Opinion: Time Is Now For Sleep To Be A Priority For High School Students

Photo: Bedtime. 

(Editor: On Feb. 7, the Belmont School Committee heard a presentation from the chair of the Belmont Start School Later campaign, Jessica Olans Hausman, and from School Committee member Andrea Prestwich requesting a task force be formed to consider a later beginning of the school day for Belmont High School students. Hausman presented an opinion article [below] to the Belmontonian to inform the public of current and future activities of her group.) 

The science supporting later school start times for high school and middle school students is evident.  An adolescent’s optimal sleep cycle is at 11 p.m. and wake at 8 a.m. Just put a Fitbit on your teen and put them to bed at 9 p.m. They will toss and turn until 11 p.m. That means waking up at 6 a.m. rouses adolescents at the lowest point of alertness in their 24-hour sleep cycle. It is the equivalent of an adult waking up at 4 a.m. This is why the American Academy of Pediatrics, Centers for Disease Control and Prevention, and American Medical Association recommend starting middle and high school no earlier than 8:30 a.m.

Teens are physically and mentally healthier and higher performing with a school start time of 8:30 a.m. or later.  They perform better academically in school and experience 68 percent lower injury rate athletically after school. Incidences of mood and eating disorders, at-risk behaviors such as drug and alcohol abuse, and car accidents all decrease with later start times.  

Schools around the country, including Massachusetts, are making a move to later middle and high school start times with positive results.  

  • In fall 2016, Hanover High School changed its opening bell from 7:25 a.m. to 7:55 a.m. The school’s Assistant Principal Hugh Galligan has already reported “a 32 percent decrease in Ds and Fs in period one classes, and a 10 percent increase in As in period one classes this school year.”    
  • In 2012, Nauset High School changed to start school at 8:35 a.m with an immediate result of a 50 percent decrease in Ds and Fs.  These statistics have continued steadily at the school to date.
  • A Newton Start School Later working group has collected nearly 2,000 responses to its survey of six scenarios for starting their high schools as late as 9 a.m. According to the Boston Globe, the Newton School Committee is expected to vote this spring to implement later start times as early as the fall of 2017.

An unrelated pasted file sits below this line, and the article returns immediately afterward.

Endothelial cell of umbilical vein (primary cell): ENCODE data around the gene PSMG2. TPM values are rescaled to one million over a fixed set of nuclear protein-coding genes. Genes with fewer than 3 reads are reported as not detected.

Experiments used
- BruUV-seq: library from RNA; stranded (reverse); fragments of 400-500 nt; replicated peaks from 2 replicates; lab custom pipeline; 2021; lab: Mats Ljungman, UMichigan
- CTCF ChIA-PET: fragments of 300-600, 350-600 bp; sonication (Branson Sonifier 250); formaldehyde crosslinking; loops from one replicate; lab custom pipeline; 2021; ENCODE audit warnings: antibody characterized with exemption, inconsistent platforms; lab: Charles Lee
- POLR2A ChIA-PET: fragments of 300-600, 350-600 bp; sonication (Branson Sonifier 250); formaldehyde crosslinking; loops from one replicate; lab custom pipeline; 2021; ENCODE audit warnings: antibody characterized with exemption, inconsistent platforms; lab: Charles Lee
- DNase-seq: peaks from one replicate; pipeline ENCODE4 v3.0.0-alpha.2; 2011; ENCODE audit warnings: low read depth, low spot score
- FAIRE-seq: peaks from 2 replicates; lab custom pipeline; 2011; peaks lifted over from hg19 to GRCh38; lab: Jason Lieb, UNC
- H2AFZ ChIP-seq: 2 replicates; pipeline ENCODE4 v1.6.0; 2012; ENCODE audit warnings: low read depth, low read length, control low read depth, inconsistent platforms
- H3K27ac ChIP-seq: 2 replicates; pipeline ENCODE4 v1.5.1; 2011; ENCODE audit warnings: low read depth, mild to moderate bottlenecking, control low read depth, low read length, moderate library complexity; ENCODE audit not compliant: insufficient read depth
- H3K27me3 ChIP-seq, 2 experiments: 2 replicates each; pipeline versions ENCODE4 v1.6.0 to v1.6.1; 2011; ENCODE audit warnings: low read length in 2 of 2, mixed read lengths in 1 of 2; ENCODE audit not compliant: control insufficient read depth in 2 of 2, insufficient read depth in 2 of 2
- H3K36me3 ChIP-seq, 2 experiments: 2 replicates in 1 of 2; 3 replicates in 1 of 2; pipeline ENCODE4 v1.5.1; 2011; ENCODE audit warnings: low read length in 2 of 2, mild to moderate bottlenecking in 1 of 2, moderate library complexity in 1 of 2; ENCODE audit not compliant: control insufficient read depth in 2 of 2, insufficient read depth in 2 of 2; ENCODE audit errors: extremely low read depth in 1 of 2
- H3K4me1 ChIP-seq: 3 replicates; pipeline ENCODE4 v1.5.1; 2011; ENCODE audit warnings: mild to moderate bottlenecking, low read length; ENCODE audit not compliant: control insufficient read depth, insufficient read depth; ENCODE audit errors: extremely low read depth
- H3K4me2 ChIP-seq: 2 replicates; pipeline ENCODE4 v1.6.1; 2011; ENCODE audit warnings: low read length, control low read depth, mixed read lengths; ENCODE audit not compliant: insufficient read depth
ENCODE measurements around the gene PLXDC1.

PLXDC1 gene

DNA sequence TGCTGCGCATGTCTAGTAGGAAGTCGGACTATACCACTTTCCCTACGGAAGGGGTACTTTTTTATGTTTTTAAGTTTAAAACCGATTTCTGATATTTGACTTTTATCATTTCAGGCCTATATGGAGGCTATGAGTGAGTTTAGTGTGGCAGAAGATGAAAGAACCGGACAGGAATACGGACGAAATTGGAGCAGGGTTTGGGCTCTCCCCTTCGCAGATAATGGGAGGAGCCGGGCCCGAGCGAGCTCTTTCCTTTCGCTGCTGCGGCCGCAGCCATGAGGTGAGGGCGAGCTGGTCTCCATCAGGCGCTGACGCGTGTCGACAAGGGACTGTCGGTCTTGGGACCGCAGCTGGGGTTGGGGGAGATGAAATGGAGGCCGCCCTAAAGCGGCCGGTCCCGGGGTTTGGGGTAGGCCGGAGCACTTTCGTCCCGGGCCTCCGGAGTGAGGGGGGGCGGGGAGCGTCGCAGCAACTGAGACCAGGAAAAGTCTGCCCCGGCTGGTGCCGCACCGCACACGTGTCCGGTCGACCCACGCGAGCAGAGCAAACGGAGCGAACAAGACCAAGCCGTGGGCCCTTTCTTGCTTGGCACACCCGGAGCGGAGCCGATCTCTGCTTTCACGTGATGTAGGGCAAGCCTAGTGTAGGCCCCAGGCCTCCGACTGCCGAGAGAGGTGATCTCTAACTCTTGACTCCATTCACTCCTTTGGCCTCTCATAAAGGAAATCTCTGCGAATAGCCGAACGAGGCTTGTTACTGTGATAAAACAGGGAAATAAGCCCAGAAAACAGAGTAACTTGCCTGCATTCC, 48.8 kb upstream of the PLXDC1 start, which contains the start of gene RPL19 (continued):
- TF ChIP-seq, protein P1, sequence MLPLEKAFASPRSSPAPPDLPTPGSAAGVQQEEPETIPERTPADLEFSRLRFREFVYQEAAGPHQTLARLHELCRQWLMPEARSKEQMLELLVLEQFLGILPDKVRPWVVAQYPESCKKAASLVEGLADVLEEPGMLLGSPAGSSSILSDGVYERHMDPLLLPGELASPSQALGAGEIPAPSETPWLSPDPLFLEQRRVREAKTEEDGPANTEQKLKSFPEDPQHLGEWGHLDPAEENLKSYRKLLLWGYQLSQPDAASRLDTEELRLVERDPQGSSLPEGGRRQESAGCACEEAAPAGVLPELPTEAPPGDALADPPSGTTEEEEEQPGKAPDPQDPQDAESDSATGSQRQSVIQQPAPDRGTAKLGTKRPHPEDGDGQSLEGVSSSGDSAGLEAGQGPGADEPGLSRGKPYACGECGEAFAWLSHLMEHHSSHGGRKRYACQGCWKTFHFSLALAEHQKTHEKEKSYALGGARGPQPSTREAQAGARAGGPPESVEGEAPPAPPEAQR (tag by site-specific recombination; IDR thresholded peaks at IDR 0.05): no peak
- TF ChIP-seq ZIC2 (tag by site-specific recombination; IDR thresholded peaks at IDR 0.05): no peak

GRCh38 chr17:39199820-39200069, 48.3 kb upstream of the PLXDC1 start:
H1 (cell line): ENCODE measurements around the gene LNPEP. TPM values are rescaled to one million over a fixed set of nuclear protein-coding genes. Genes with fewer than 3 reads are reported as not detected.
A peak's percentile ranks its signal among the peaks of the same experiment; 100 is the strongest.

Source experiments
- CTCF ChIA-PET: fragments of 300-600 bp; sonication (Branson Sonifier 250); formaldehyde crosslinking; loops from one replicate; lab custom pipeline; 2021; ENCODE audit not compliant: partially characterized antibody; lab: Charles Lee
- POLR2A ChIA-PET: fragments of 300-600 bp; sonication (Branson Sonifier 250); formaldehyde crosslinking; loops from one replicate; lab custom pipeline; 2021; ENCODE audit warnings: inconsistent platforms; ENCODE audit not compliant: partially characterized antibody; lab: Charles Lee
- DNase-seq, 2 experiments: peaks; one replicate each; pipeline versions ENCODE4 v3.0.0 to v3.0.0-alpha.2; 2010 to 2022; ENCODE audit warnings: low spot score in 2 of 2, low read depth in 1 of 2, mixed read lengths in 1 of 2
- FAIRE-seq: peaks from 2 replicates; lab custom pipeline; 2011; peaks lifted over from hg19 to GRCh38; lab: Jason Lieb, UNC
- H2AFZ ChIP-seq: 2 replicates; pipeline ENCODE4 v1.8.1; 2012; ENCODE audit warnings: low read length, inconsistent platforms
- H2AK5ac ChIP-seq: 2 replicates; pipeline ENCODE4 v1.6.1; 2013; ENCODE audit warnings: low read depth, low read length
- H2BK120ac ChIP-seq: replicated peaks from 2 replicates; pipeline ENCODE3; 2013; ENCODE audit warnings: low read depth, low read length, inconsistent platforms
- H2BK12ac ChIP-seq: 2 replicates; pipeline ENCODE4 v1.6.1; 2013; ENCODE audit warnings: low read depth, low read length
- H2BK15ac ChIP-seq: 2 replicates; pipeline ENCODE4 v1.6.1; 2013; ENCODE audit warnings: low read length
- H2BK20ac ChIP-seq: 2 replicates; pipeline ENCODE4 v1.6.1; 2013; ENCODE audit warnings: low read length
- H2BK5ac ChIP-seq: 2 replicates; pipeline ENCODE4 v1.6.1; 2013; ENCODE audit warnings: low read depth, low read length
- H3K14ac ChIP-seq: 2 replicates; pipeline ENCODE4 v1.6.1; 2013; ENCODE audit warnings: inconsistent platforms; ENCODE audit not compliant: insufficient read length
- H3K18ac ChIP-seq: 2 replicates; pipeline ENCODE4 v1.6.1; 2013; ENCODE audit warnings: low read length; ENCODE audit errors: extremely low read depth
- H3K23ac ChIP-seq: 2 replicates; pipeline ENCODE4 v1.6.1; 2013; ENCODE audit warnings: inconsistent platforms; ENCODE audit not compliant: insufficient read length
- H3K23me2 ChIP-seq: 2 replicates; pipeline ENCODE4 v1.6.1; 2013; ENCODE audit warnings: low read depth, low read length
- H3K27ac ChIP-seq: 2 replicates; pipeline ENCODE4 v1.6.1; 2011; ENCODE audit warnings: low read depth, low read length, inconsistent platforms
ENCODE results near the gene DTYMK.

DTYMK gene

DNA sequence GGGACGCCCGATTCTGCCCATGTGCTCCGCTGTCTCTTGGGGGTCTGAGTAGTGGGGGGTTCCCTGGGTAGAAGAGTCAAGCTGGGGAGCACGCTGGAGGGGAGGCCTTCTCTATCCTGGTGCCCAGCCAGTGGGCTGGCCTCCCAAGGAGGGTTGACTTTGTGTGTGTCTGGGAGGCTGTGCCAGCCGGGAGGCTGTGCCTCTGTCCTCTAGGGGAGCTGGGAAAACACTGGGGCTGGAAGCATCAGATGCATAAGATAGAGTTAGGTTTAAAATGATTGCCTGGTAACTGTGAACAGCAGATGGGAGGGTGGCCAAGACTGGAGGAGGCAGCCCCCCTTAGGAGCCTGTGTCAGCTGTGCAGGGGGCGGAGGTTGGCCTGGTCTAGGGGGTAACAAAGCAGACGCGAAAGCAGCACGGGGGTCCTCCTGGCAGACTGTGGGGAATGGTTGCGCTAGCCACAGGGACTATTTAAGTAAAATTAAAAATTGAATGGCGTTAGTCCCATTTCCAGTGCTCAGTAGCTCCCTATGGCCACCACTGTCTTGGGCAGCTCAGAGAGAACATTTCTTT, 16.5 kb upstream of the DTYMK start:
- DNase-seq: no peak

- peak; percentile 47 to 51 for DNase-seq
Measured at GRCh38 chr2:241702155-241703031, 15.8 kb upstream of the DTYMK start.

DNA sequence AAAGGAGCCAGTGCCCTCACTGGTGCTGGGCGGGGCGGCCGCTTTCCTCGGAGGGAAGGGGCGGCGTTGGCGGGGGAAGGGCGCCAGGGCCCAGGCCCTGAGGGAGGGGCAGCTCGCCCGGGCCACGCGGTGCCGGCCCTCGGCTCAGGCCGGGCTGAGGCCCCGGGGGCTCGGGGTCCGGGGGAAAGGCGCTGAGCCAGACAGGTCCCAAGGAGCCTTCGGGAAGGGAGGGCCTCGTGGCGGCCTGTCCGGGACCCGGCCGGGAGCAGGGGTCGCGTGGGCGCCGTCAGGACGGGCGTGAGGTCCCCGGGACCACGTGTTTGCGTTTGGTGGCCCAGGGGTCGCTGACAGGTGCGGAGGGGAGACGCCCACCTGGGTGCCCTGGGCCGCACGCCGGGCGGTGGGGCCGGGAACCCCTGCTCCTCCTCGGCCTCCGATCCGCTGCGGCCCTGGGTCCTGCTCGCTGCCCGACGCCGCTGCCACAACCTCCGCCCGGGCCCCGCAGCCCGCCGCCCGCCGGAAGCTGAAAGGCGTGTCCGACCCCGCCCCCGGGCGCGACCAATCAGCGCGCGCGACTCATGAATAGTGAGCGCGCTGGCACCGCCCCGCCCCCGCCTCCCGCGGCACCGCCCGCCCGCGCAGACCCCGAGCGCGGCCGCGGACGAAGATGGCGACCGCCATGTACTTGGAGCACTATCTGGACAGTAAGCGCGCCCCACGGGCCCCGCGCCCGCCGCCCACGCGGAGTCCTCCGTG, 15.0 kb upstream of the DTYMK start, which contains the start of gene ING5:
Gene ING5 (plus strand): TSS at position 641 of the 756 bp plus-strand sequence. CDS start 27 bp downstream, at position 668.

• South Portland Middle School will move its start from 7:55 a.m. to 8:30 a.m. and the high school will move its start from 7:30 a.m. to 8:10 a.m. in the 2017/2018 school year.
  • Boxford, Middleton, Mascomet and Topsfield formed a Start Times Advisory Committee in Spring 2016 that has already completed evaluations studying options for later middle and high school start times.

Much more examples of towns in the region can be found on the Start School Later Massachusetts Facebook page with additional updates available from the Start School Later Massachusetts newsletter.

What is happening in Belmont?  

Belmont may not be far behind these schools in moving to a later school start time.  In 2015, Middlesex League superintendents committed that, if their towns are going to change to later high school start times between 8 a.m. and 8:30 a.m., they will change by Fall 2018. This will help to coordinate after-school sports schedules.  

Belmont School Committee is discussing starting a task force to explore starting school later for the 2018/2019 school year. Their preliminary discussion took place at the Feb. 7 school committee meeting at Chenery Middle School. They may vote on the question at the upcoming meeting on Feb. 28

Belmont residents are highly encouraged to attend this voting meeting at Chenery Middle School at 7 p.m. on Tuesday, Feb. 28.  At the start of the meeting, members of the community are welcome to voice concerns for up to two minutes each. If you wish to sign a petition in support of later school start times for Belmont middle and high schools you can respond here until the school committee vote on Feb. 28. Town task forces often take one year to explore different plans and logistics for starting school later.   

If the Belmont school committee votes to create this task force and follow the year timeline, they could vote in the winter of 2017-2018 on whether and how to start school later in Belmont.

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